Friday, May 15, 2009

Introduction Part II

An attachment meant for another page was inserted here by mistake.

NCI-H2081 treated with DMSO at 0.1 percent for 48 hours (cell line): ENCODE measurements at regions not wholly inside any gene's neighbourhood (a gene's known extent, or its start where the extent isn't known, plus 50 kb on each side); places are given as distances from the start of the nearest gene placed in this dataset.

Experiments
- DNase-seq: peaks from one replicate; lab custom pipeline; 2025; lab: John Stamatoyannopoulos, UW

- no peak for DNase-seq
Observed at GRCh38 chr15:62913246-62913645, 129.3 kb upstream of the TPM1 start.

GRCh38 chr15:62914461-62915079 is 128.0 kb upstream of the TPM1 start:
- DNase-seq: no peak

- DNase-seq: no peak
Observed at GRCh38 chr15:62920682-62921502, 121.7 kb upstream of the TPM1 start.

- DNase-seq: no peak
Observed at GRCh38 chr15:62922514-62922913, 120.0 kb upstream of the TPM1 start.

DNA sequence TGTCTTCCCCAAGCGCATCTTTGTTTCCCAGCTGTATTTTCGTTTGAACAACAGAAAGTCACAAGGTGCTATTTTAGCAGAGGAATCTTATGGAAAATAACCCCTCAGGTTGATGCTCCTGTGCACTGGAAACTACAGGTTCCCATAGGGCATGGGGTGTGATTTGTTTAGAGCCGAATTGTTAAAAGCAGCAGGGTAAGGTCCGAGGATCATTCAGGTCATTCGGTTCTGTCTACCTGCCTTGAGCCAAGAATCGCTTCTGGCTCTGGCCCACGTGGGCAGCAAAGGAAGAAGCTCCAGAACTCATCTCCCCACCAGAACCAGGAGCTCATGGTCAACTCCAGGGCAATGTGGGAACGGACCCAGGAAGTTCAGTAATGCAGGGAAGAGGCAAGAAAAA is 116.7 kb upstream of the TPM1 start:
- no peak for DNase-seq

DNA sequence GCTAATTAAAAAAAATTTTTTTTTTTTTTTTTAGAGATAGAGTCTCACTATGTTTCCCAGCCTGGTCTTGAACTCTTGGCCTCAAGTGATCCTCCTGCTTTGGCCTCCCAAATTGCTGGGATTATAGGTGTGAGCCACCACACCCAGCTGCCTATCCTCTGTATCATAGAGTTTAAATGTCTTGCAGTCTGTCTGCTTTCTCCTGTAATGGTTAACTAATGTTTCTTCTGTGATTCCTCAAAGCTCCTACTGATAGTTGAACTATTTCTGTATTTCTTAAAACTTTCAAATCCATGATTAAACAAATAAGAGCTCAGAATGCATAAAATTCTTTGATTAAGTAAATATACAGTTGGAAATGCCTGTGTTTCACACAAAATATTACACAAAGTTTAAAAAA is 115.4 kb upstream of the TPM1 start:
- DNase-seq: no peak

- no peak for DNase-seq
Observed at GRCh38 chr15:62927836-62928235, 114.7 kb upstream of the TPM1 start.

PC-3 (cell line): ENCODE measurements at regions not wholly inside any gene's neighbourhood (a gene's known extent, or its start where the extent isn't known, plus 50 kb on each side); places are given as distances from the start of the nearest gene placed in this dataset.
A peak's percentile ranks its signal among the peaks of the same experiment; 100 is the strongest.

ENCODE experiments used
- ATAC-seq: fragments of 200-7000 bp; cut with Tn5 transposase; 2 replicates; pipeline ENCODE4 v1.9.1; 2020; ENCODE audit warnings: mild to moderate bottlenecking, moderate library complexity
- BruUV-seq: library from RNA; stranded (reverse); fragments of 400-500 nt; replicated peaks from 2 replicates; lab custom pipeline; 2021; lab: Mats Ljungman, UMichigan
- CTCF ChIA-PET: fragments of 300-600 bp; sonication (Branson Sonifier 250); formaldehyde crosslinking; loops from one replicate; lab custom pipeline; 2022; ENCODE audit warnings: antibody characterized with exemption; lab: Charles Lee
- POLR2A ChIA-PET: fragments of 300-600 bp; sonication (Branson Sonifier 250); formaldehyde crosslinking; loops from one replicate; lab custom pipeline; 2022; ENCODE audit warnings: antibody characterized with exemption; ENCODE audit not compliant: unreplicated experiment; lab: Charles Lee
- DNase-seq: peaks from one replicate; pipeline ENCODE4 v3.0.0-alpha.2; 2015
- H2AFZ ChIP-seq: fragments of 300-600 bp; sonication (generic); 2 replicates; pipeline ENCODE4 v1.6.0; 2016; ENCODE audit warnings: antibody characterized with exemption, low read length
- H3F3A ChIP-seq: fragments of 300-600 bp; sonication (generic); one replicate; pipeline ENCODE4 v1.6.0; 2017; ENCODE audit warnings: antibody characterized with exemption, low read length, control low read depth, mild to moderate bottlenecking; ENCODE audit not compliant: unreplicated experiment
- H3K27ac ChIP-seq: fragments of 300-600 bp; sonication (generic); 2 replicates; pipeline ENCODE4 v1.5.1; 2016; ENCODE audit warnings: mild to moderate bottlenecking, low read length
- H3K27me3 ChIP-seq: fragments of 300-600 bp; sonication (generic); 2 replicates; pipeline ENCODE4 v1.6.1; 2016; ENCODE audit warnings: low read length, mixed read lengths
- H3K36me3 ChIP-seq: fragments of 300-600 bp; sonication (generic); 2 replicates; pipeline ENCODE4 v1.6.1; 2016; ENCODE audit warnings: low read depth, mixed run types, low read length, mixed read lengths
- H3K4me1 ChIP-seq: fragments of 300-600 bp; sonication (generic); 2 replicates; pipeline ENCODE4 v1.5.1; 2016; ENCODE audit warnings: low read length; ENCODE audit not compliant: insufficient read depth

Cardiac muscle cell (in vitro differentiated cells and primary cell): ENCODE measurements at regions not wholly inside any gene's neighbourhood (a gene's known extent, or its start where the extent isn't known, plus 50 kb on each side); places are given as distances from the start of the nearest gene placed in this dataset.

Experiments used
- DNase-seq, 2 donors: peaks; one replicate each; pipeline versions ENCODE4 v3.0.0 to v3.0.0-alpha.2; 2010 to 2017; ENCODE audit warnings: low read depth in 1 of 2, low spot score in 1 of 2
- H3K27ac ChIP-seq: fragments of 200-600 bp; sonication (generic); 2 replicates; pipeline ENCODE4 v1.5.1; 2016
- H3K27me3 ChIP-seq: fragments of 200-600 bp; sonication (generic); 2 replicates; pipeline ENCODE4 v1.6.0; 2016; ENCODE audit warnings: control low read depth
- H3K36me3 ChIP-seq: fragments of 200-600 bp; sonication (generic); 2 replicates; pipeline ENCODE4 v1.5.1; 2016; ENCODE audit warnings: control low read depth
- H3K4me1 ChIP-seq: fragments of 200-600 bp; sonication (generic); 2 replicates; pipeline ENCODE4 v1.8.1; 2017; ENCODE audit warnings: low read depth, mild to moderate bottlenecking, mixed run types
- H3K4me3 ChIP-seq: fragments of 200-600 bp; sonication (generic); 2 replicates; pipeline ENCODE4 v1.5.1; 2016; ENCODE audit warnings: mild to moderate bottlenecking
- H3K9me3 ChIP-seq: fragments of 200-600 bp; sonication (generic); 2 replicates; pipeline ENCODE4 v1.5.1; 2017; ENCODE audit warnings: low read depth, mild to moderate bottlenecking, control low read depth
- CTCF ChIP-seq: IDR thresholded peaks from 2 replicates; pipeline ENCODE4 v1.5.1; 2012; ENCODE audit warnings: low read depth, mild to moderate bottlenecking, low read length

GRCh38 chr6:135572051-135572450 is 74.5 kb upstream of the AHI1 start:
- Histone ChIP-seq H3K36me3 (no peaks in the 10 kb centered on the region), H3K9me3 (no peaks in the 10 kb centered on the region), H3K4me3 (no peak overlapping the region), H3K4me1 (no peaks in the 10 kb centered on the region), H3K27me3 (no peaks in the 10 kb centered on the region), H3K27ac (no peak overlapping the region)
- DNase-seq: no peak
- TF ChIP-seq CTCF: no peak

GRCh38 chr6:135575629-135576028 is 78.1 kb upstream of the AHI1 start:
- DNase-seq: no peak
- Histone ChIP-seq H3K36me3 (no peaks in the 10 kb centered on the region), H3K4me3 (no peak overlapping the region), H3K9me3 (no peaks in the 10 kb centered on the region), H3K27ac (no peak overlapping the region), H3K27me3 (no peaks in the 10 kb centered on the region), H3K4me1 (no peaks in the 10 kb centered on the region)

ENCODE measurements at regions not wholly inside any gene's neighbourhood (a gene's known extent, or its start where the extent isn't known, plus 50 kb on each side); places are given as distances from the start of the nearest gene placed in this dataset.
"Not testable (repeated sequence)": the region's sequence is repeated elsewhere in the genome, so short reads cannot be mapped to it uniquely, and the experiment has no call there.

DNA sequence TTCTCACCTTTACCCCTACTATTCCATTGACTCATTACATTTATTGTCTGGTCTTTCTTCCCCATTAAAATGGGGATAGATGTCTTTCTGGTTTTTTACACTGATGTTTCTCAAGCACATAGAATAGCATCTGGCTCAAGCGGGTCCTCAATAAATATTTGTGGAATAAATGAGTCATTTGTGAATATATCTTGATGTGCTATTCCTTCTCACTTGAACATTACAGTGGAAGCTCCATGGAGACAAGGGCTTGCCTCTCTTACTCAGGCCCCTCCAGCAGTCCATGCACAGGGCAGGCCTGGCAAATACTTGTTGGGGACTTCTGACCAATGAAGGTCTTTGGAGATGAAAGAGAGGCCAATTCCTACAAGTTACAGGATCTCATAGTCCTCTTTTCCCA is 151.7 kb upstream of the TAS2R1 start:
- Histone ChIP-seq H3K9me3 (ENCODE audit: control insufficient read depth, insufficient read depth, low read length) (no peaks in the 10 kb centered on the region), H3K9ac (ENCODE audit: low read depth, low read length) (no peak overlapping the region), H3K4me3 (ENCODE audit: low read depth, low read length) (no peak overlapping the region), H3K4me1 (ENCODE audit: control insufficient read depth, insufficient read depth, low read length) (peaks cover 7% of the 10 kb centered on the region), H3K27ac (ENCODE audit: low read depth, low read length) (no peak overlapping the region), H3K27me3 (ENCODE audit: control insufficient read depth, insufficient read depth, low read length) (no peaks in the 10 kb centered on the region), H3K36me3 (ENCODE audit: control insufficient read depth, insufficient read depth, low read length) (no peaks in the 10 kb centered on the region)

Okay, so here we are. Yeshiva, learning, shteiging, and enter Mark Twain. In my last year of high school I was very shtark, but also very naive. When I started researching my essay assignment on Mark Twain, I thought it would be a typical assignment that I could blow through with minimal time and research. But I was wrong. As I was going through the material, I came across a book of essays and unfinished work. Now, theoretically I'm sure that everything in the yeshiva library was supposed to have been combed through, to make sure there was nothing chas veshalom inappropriate for a yeshiva bochur. Mark Twain however, probably received a free pass. After all what could he possibly have written that could be considered offensive or misguided by frum people? He writes about kids painting fences right? Wrong. In his story 'The Mysterious Stranger', he tells of a seemingly omnipotent child, a mysterious stranger named Satan who meets and interacts with normal children. The part of the story that really struck me was when at on point, Satan makes little clay figurines for all the children to play with and brings them to life. They can walk, talk and make their own decisions; they’re basically tiny, mini-people. After their playtime is up, Satan begins to mush all of the little people back into clay. The other children protest, asking how he can kill the living beings, and Satan does not even comprehend the question. He created them, and so he can do as he likes. The children ask Satan how that can be, arguing that those people were alive and had intellect, and in light of that, he did not have the right to end their lives. To which he responds